Poo in a Pill to Treat Gut Infection?
Researchers create capsules containing fecal bacteria to flush away deadly germs
WebMD News Archive
The researchers provided the pills to 27 patients with C. difficile and reported a 100 percent success rate. None of the patients had a recurrence of the infection, even though all of them previously had had repeat bouts with the germ. Patients ingested between 24 and 34 capsules containing fecal bacteria, often donated by family members.
Moore compared fighting C. difficile with fecal bacteria to restoring a lawn that has become infested with weeds.
C. difficile can be destroyed using antibiotics, much like using herbicides to get rid of the weeds, but that does nothing to restore the "lawn" within the gut to proper balance.
Alternatively, one can choose to reseed the lawn with fresh grass seed and hope the new grass crowds out the weeds. In the case of C. difficile, probiotics can sometimes boost healthy intestinal flora that crowd out the bad bug, Moore explained.
Fecal transplantation is more akin to planting fresh sod across the entire lawn, he suggested.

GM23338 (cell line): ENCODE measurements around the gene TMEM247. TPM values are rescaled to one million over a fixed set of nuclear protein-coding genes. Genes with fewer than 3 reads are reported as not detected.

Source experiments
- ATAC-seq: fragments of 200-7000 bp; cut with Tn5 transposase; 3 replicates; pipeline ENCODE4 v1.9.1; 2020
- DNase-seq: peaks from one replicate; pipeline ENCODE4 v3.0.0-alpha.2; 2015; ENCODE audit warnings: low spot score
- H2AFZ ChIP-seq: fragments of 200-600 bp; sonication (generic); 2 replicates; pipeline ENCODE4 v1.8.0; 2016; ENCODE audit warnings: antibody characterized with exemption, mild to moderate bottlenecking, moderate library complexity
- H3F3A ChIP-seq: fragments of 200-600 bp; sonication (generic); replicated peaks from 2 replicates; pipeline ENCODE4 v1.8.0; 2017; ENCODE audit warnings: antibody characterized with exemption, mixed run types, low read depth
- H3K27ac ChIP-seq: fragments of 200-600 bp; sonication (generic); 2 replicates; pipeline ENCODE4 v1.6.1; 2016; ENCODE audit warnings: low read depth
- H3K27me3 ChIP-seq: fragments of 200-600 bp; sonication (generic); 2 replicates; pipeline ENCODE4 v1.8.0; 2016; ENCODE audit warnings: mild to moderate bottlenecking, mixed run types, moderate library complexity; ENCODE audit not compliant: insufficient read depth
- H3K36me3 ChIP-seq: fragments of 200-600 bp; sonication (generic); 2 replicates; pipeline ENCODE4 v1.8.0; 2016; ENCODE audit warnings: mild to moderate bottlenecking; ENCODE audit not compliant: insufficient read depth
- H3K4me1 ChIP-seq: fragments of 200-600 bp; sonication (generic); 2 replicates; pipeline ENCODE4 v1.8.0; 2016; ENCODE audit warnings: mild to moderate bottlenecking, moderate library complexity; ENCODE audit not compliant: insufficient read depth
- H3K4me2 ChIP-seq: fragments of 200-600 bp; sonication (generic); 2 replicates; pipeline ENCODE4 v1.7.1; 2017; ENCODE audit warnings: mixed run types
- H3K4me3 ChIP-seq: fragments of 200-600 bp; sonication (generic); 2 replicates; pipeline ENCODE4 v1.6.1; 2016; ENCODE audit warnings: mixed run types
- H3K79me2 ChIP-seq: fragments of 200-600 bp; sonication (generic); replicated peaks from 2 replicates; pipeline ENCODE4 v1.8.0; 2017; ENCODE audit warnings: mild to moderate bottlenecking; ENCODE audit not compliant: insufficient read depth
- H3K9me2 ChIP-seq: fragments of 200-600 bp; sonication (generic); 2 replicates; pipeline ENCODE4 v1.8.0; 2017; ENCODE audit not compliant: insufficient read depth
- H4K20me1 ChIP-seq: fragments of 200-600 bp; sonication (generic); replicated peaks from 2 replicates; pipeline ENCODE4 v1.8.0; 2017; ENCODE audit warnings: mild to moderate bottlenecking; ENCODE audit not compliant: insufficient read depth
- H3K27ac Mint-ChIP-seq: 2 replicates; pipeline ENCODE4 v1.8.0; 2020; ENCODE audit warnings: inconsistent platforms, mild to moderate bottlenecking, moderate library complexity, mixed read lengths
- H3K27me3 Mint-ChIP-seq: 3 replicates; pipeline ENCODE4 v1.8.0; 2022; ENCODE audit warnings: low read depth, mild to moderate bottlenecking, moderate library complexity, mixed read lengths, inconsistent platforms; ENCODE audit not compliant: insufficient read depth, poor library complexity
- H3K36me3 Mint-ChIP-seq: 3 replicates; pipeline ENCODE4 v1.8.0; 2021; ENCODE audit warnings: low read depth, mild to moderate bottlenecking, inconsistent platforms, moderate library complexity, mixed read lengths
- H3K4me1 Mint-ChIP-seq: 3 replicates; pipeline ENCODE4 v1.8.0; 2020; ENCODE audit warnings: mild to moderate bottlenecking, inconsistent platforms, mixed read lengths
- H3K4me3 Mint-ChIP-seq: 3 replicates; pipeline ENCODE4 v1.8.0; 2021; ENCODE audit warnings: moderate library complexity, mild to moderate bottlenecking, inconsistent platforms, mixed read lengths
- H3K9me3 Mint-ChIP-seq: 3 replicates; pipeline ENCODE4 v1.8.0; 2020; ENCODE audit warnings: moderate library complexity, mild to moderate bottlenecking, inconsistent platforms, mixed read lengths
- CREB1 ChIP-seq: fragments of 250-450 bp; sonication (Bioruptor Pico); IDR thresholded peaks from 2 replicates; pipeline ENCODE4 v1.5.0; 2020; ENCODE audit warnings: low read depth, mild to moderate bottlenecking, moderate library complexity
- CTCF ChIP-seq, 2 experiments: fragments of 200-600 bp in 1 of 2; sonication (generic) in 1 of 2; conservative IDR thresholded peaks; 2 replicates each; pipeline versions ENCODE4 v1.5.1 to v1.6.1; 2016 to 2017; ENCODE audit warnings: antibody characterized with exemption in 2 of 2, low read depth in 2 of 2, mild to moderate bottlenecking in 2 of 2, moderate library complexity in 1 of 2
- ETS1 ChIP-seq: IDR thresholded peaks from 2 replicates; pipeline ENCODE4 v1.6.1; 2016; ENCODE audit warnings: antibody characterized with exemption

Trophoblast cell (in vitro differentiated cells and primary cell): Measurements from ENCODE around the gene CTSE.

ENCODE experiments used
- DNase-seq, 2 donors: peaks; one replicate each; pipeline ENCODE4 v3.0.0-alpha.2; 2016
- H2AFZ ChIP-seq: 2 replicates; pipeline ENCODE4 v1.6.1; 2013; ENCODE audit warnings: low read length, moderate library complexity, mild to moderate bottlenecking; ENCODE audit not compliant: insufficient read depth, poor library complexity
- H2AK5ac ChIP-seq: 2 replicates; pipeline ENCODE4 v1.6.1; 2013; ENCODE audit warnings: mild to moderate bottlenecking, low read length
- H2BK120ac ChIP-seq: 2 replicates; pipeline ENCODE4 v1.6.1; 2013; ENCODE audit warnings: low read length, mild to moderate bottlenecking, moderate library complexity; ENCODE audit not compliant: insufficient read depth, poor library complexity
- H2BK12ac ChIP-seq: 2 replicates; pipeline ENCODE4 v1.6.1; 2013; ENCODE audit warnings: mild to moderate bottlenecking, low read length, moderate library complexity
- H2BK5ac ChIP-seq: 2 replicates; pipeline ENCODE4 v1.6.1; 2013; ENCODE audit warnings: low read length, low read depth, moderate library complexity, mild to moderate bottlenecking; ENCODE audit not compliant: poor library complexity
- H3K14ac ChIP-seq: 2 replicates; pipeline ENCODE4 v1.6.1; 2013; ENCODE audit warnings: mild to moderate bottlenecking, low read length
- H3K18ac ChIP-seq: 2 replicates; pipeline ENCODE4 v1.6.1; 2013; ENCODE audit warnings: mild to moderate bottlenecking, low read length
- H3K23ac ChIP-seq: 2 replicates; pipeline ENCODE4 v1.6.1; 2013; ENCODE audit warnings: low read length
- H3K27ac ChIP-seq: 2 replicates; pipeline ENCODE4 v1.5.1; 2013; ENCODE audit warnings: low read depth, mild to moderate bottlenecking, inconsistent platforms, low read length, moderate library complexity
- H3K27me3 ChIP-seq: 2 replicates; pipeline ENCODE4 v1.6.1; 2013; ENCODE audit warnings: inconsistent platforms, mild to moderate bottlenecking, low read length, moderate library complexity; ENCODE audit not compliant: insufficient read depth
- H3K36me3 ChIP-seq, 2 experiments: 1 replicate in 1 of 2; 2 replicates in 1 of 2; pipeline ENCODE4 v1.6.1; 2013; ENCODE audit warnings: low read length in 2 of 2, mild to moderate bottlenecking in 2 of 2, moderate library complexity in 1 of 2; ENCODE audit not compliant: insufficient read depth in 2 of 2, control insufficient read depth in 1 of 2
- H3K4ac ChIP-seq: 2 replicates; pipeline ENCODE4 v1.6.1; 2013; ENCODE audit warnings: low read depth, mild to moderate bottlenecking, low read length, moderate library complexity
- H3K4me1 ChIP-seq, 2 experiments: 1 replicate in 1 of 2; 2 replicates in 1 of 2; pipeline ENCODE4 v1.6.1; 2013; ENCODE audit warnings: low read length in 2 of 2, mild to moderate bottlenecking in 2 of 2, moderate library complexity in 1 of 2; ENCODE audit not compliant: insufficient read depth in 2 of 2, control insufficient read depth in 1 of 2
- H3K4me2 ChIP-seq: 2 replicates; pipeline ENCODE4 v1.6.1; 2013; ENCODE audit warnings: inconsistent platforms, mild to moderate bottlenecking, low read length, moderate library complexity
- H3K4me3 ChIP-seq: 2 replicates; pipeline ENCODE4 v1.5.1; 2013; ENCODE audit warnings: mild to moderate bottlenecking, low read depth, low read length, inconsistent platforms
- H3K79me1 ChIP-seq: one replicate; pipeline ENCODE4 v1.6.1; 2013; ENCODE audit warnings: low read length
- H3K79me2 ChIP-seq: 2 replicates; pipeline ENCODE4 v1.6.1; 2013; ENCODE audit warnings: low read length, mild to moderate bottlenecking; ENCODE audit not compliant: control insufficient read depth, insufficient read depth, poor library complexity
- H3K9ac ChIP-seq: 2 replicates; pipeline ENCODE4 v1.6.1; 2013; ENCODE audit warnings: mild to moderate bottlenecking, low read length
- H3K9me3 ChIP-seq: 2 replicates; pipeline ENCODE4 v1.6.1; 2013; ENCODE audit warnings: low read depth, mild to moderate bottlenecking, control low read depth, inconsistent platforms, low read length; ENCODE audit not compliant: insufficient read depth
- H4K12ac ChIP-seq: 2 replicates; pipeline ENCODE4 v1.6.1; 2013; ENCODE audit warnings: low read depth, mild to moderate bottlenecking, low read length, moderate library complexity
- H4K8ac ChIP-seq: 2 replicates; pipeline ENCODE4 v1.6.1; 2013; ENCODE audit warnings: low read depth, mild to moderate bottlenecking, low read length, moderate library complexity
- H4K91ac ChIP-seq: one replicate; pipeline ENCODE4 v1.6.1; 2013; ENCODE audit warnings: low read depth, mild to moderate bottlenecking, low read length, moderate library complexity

"This study confirms what has been suspected for quite some time, that fecal transplants are the most effective and most efficient way to restore gut health in patients with recurrent C. diff," Moore said.
Further, he believes using capsules will make the process much easier for people.
Moore said he sees no reason why doctors can't begin using handmade fecal bacteria capsules to treat C. difficile, particularly since the U.S. Food and Drug Administration has lifted a moratorium it had placed on the practice.
"I think the gelatin capsule idea could be enacted without regulatory difficulty," Moore said. "The trick is to get the gelatin capsules and actually stuff them with the stool. Certainly, there's no glamor in it."
The data and conclusions of research presented at medical meetings should be viewed as preliminary until published in a peer-reviewed journal.